He tells NPR that while stopping the opposition leaders from transiting through their borders is, in a way, getting involved, ASEAN's tendency has always been "to act in consensus ways, and that tends to favor established rulers, most who have been authoritarian throughout the time of ASEAN."

Kurlantzick says Rainsy and Mu are likely trying to return because the opposition in Cambodia is in disarray amid the repressive environment imposed by Hun Sen.

Rainsy, who has brokered returned from exile before, is likely using such a bold move "to rally people," Kurlantzick says. "Rainsy enjoys a grand gesture and a grand gesture is sometimes valuable."

Brian Eyler, director of Southeast Asia programs at the Stimson Center in Washington, D.C., notes that the opposition leaders "have been very busy lobbying for their cause outside of Cambodia's borders over the last year and a half." Should the leadership somehow make it back to Cambodia, their fates would be at the hands of the government.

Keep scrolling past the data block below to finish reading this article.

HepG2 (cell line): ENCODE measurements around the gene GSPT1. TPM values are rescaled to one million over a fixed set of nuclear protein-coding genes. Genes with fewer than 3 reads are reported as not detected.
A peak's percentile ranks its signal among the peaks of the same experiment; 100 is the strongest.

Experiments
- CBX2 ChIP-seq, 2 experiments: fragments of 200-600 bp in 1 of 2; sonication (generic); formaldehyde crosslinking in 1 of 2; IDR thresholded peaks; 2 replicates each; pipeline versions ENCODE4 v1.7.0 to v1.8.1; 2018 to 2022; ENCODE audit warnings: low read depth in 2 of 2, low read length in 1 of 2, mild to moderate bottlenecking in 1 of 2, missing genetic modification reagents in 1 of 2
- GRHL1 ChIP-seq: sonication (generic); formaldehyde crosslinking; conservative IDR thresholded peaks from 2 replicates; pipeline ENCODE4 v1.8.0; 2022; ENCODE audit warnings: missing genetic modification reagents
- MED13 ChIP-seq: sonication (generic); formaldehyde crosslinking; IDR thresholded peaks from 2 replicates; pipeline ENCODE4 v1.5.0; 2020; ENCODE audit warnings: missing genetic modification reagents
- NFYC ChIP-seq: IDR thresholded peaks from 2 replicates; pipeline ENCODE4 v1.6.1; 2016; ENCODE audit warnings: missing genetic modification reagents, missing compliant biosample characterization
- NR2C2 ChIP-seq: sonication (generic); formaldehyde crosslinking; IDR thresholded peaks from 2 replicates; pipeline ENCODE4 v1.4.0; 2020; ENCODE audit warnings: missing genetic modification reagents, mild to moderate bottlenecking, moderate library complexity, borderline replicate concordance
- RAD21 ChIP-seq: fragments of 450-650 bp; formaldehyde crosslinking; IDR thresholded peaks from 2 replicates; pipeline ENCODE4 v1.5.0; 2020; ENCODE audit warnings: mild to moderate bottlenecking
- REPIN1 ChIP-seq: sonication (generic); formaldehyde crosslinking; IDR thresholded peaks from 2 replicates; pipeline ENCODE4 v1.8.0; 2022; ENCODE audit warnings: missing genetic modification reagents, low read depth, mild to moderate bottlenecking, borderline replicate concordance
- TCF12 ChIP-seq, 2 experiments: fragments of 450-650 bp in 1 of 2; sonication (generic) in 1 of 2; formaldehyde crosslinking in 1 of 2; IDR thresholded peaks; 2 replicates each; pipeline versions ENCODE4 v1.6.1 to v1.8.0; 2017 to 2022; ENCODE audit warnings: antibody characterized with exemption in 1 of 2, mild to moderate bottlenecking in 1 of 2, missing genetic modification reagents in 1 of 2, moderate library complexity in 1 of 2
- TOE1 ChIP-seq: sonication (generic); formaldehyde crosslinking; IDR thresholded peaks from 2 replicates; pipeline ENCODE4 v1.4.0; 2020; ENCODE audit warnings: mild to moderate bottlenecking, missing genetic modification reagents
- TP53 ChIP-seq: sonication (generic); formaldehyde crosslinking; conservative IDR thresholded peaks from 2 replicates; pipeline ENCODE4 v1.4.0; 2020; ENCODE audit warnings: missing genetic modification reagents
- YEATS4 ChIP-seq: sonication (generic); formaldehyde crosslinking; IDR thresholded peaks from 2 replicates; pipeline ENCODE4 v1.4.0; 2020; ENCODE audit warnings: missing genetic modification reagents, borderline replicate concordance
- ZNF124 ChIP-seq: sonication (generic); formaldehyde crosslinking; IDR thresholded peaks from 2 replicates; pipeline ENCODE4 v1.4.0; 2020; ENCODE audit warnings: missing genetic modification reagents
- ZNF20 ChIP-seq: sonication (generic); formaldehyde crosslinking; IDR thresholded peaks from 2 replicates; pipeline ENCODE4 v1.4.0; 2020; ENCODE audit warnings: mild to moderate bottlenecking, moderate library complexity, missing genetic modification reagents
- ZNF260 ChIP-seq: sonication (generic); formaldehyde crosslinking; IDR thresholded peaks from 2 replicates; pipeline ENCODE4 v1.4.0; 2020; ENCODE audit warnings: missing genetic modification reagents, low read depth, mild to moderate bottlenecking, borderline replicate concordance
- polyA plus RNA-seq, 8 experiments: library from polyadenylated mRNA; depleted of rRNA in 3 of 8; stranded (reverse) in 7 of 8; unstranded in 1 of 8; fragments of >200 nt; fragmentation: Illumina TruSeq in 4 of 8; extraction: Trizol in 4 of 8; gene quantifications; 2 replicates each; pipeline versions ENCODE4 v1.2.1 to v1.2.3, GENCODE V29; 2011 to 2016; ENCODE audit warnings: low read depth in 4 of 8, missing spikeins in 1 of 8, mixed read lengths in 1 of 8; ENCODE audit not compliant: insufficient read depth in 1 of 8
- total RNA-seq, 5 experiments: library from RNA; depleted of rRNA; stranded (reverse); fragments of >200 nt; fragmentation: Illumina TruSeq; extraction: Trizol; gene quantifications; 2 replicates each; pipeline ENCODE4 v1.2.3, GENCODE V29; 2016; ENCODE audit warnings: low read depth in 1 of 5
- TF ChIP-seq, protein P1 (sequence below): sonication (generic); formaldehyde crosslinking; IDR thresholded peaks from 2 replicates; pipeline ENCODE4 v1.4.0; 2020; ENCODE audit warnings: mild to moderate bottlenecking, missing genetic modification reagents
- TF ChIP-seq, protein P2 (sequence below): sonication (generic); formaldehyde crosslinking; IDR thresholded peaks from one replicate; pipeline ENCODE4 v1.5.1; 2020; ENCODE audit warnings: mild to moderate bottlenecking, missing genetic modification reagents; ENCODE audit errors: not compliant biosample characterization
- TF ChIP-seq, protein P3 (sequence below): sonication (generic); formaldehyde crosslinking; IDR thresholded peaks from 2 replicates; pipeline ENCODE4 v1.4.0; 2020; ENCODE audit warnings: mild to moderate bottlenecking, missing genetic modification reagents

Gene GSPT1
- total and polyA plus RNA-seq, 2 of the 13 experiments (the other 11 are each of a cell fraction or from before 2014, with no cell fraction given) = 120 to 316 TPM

Eyler also says it's an interesting time to be in Cambodia, as the country is heading into a dry season after an already devastating drought that is expected to decrease the annual fish harvest significantly and potentially throw the country into a food crisis.

"So perhaps now is the right time for democratic discourse that can bring these environmental and natural resource crises to light and the opposition party typically has played that role in moving effective policy forward within the existing government," he says. "It's important to have democratic discourse about civil issues, about environmental issues and governance issues in Cambodia."

An employee for Thai Airlines tells The Associated Press that a new booking in Sam Rainsy's name has been made for a flight on Saturday.

Copyright 2020 NPR. To see more, visit https://www.npr.org.

Ashley Westerman
Ashley Westerman is a producer who occasionally directs the show. Since joining the staff in June 2015, she has produced a variety of stories including a coal mine closing near her hometown, the 2016 Republican National Convention, and the Rohingya refugee crisis in southern Bangladesh. She is also an occasional reporter for Morning Edition, and NPR.org, where she has contributed reports on both domestic and international news.